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Donna Pfender v. Jeffrey Beard

February 16, 2011


Hon. John E. Jones III

Hon. J. Andrew Smyser



This matter is before the Court on the Report and Recommendation ("R&R") of Magistrate Judge J. Andrew Smyser (Doc. 61), filed on January 27, 2011, which recommends that we grant the Defendants' Motion for Summary Judgment (Doc. 42). Pro se Plaintiff Dona Pfender ("Plaintiff" or "Pfender") filed objections to the Magistrate Judge's R&R on February 14, 2011. (Docs. 67 and 68). On February 15, 2011, the Defendants filed a brief in opposition to the Plaintiff's objections. (Doc. 69). Accordingly, this matter is ripe for disposition. For the reasons set forth below, the Court will adopt the R&R, grant the Defendants' Motion for Summary Judgment and close this case.


A. Review of Magistrate Judge's R&R

When objections are filed to the report of a magistrate judge, the district court makes a de novo determination of those portions of the report or specified proposed findings or recommendations to which objections are made. 28 U.S.C. § 636(b)(1); United States v. Raddatz, 447 U.S. 667, 674-75 (1980). The court may accept, reject, or modify, in whole or in part, the magistrate judge's findings or recommendations. Id. Although the standard of review is de novo, 28 U.S.C. § 636(b)(1) permits whatever reliance the district court, in the exercise of sound discretion, chooses to place on a magistrate judge's proposed findings and recommendations. Raddatz, 447 U.S. at 674-75; see also Mathews v. Weber, 423 U.S. 261, 275 (1976); Goney v. Clark, 749 F.2d 5, 7 (3d Cir. 1984).

B. Summary Judgment

Summary judgment is appropriate if the record establishes "that there is no genuine issue as to any material fact and that the movant is entitled to judgment as a matter of law." Fed. R. Civ. P. 56(c). Initially, the moving party bears the burden of demonstrating the absence of a genuine issue of material fact. Celotex Corp. v. Catrett, 477 U.S. 317, 323 (1986). The movant meets this burden by pointing to an absence of evidence supporting an essential element as to which the non-moving party will bear the burden of proof at trial. Id. at 325. Once the moving party meets its burden, the burden then shifts to the non-moving party to show that there is a genuine issue for trial. Fed. R. Civ. P. 56(e)(2). An issue is "genuine" only if there is a sufficient evidentiary basis for a reasonable jury to find for the non-moving party, and a factual dispute is "material" only if it might affect the outcome of the action under the governing law. Anderson v. Liberty Lobby, Inc, 477 U.S. 242, 248-49 (1986).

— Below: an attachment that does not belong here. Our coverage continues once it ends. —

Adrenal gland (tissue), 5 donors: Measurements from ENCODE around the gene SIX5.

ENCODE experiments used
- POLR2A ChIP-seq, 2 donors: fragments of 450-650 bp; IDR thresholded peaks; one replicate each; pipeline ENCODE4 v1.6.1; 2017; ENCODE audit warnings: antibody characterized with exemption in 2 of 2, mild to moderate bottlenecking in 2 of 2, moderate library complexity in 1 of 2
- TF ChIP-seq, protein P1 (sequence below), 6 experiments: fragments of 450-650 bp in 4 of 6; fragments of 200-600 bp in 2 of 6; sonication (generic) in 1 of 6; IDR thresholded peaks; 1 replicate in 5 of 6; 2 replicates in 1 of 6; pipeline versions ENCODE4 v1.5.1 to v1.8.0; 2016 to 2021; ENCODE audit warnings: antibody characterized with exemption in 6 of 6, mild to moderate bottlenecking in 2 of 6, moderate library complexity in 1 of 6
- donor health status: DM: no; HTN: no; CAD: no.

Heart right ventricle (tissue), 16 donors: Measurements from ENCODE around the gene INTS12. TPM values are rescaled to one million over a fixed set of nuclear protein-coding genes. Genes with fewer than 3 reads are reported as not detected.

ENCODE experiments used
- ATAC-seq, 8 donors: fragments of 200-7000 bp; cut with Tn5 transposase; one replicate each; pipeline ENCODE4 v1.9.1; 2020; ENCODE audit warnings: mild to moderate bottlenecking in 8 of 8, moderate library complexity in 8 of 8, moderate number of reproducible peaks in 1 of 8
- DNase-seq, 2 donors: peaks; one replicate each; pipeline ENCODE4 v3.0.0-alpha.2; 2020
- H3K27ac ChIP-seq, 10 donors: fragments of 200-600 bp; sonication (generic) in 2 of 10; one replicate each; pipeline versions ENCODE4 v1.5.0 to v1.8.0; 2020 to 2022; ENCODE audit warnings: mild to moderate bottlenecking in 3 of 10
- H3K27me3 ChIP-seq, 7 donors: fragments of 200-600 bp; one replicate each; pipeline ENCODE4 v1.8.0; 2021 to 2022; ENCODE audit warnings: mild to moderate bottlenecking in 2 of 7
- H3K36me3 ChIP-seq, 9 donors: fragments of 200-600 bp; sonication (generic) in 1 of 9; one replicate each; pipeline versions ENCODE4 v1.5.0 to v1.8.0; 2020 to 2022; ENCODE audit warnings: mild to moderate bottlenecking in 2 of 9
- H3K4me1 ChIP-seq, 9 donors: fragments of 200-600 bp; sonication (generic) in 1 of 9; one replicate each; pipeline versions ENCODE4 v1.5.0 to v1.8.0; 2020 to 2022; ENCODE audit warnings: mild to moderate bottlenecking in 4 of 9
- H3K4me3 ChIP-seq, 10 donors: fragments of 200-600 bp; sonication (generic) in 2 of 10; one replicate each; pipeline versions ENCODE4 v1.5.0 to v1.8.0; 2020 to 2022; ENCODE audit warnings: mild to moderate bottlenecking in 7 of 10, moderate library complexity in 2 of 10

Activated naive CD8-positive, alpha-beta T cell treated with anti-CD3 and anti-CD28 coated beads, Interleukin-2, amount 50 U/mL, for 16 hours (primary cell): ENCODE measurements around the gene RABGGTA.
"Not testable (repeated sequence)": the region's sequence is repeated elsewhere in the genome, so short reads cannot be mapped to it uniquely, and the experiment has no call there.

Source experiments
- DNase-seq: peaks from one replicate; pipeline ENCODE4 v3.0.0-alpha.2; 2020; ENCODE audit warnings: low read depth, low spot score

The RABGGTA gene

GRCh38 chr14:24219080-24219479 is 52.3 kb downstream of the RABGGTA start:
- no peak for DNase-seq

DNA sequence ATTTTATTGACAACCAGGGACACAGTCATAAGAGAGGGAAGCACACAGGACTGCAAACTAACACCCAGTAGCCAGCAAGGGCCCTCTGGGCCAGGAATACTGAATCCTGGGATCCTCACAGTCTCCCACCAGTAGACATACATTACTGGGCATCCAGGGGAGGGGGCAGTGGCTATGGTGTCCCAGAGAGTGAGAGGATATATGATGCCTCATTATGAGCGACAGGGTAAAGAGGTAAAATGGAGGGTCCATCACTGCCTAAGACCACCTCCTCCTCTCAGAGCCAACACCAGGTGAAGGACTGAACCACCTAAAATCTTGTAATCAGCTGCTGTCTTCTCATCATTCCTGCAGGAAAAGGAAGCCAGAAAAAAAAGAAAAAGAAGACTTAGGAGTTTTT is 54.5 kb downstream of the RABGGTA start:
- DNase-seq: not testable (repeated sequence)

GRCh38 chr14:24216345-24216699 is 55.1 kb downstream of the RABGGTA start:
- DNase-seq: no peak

In opposing summary judgment, the non-moving party "may not rely merely on allegations of denials in its own pleadings; rather, its response must ... set out specific facts showing a genuine issue for trial." Fed. R. Civ. P. 56(e)(2). The non-moving party "cannot rely on unsupported allegations, but must go beyond pleadings and provide some evidence that would show that there exists a genuine issue for trial." Jones v. United Parcel Serv., 214 F.3d 402, 407 (3d Cir. 2000). Arguments made in briefs "are not evidence and cannot by themselves create a factual dispute sufficient to defeat a summary judgment motion." Jersey Cent. Power & Light Co. v. Twp. of Lacey, 772 F.2d 1103, 1109-10 (3d Cir. 1985). However, the facts and all reasonable inferences drawn therefrom must be viewed in the light most favorable to the non- moving party. P.N. v. Clementon Bd. of Educ., 442 F.3d 848, 852 (3d Cir. 2006).

Summary judgment should not be granted when there is a disagreement about the facts or the proper inferences that a factfinder could draw from them. Peterson v. Lehigh Valley Dist. Council, 676 F.2d 81, 84 (3d Cir. 1982). Still, "the mere existence of some alleged factual dispute between the parties will not defeat an otherwise properly supported motion for summary judgment; there must be a genuine issue of material fact to preclude summary judgment." Anderson, 477 U.S. at 247-48.


The complaint alleges that Plaintiff is the president of a prisoner civil rights advocacy group and was prohibited by defendant Lawler, the Warden of the State Correctional Institution at Huntingdon, from visiting any Pennsylvania State correctional institution. This prohibition followed a January 2008 incident at SCIHuntingdon where a contraband item, established to be an implement of escape, was found in the possession of inmate Dwayne Hill and was determined to have come from the Plaintiff's address. The item, an aerial view of SCI-Huntingdon, showing the complete layout of the institution, was found inside an envelope that had been mailed to inmate Hill with the return address naming "Donna Hill" and bearing the Plaintiff's address. Plaintiff claims that she did not send inmate Hill the aerial view of the institution, although she concedes that the envelope from "Donna Hill" was sent by her. Plaintiff explains that she used the name "Donna Hill"on mailings to inmate Hill "out of respect for the personal relationship that I have with inmate Dwayne Hill, whom I plan to marry legally on February 14, 2011." (Pfender Declaration, ¶ 4).

Defendant Lawler communicated his decision to suspend Pfender's visitation privileges by letter to her dated June 19, 2008. Thereafter, Pfender wrote a letter to Lawler dated June 25, 2008 requesting reconsideration of the ...

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